Millennial engagement in conservation at the ICCB 2017 Conference in Cartagena, Colombia.


What a convention! I'm back home from Colombia where Cecile Tang and I attended the 28th International Congress for Conservation Biology (ICCB), arranged by the Society for Conservation Biology (SCB). 

Cecile Tang and Myself, Touchdown in Cartagena!

Cecile Tang and Myself, Touchdown in Cartagena!


Held this year in the hot and humid, but beautiful Cartagena (a vibrant city located on the coast of Colombia in the Caribbean region) ICCB is one of the largest global forums that address the many conservation challenges we face. Ideal for learning about and for presenting innovative research in the fields of conservation science and practice.

This year’s congress focused on sustainability, with the theme being

Insight for Sustaining Life on Earth”,

which in my opinion answers to the need for conservation science to help create and secure the future of both biodiversity and people.  Approximately 70 countries from around the world were represented at the conference. Oral workshops, symposiums, posters and plenary presentations covered a variety of topics, from conservation databases and tools, technology, genetics, community-based conservation, to the restoration of biodiversity and conservation conflict.

I was interested in many topics. just a few of the workshops and symposiums that I participated in during the conference were: 

  • Thinking about conservation in an uncertain world,

  • Conservation challenges and opportunities in areas of armed conflict,

  • Predation risk modeling as a decision-making tool for reducing Human-Wildlife Conflict,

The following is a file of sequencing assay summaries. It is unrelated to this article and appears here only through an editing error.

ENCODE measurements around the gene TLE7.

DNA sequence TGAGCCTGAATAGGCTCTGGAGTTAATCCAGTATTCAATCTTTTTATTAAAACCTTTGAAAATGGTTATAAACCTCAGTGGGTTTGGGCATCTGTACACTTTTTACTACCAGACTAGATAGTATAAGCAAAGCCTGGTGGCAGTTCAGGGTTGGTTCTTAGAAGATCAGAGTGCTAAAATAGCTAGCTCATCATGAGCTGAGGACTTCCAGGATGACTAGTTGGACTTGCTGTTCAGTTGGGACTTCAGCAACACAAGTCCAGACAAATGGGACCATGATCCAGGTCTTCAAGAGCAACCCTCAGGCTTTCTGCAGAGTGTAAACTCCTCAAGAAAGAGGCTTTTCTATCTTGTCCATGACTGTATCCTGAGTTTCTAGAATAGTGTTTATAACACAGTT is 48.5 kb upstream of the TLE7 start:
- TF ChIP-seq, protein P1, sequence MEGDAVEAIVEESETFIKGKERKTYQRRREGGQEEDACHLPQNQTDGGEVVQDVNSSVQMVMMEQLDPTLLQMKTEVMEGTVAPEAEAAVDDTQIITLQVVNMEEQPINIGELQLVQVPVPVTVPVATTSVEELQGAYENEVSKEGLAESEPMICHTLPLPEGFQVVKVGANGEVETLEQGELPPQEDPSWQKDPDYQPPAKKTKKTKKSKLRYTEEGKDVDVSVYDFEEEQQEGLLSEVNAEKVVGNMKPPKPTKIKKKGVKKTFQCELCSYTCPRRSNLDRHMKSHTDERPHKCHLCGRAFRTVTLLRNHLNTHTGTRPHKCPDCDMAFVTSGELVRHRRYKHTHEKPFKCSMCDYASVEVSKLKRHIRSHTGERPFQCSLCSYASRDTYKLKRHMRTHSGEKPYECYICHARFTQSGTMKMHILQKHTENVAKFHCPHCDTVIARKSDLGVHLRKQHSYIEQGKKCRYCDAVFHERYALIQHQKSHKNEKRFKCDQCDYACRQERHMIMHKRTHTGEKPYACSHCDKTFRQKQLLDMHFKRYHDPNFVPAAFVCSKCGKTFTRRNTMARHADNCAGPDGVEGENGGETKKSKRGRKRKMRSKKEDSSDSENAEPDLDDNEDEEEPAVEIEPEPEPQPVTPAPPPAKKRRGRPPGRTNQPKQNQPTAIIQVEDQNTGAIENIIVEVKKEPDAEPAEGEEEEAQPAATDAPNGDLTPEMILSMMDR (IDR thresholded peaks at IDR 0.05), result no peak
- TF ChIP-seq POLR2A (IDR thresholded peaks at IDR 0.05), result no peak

• What’s hindering the success of conservation translocations?,

  • Monitoring and remote sensing speed talk,

  • Conservation matrix,

  • Wildlife trade chains,

  • Data-rich but insight poor? How to use data scene to empower management and conservation,

  • Empowering the use of camera traps in ecology and conservation,

  • Living within giants - Human Elephants Conflict in Myanmar

  • Promoting community-based management of fisheries resources in the Colombian Pacific coast.

Presenting my work on the Youth Panel.

Presenting my work on the Youth Panel.

The Youth panel and IFAW team celebrating after a successful ICCB!

The Youth panel and IFAW team celebrating after a successful ICCB!


But on top of all of this, my most important role in the congress was participating in the youth panel, alongside Melina Sakiyama from the Global Youth for Biodiversity Network (GYBN) and Luz Rodriguez from the Conservation Leadership In the Caribbean program (CLiC), in the workshop entitled:

Millennial Conservation: How Today Youth Will Shape Tomorrow Conservation”.

This panel was organized by the International Fund for Animal Welfare (IFAW). It was a unique opportunity for each one of us to share our voice regarding our personal journey in conservation, and I was able to bring insights from my forest community in Kenya. What united us was our belief in youth engagement for conservation, and the importance of including youth for long-lasting conservation impacts.


Cecile Tang, proudly presented our poster based on our project report entitled; Millennial Engagement in Wildlife Conservation: motivation, challenges and opportunities of youth globally (photo).

Cecile and myself also enjoyed meeting, interacting and learning from scientists from different part of the world. Many people came to talk to us and we got an opportunity to share with people the goal of Y4WC in depth, the findings of our Millennial Conservation project, and grow our professional networks. We received a lot of encouraging words from passionate conservationists, which actually made the conference even more worthwhile to attend. 

Being my first time visiting South America, the congress was much more educational and motivational than I expected. I am inspired!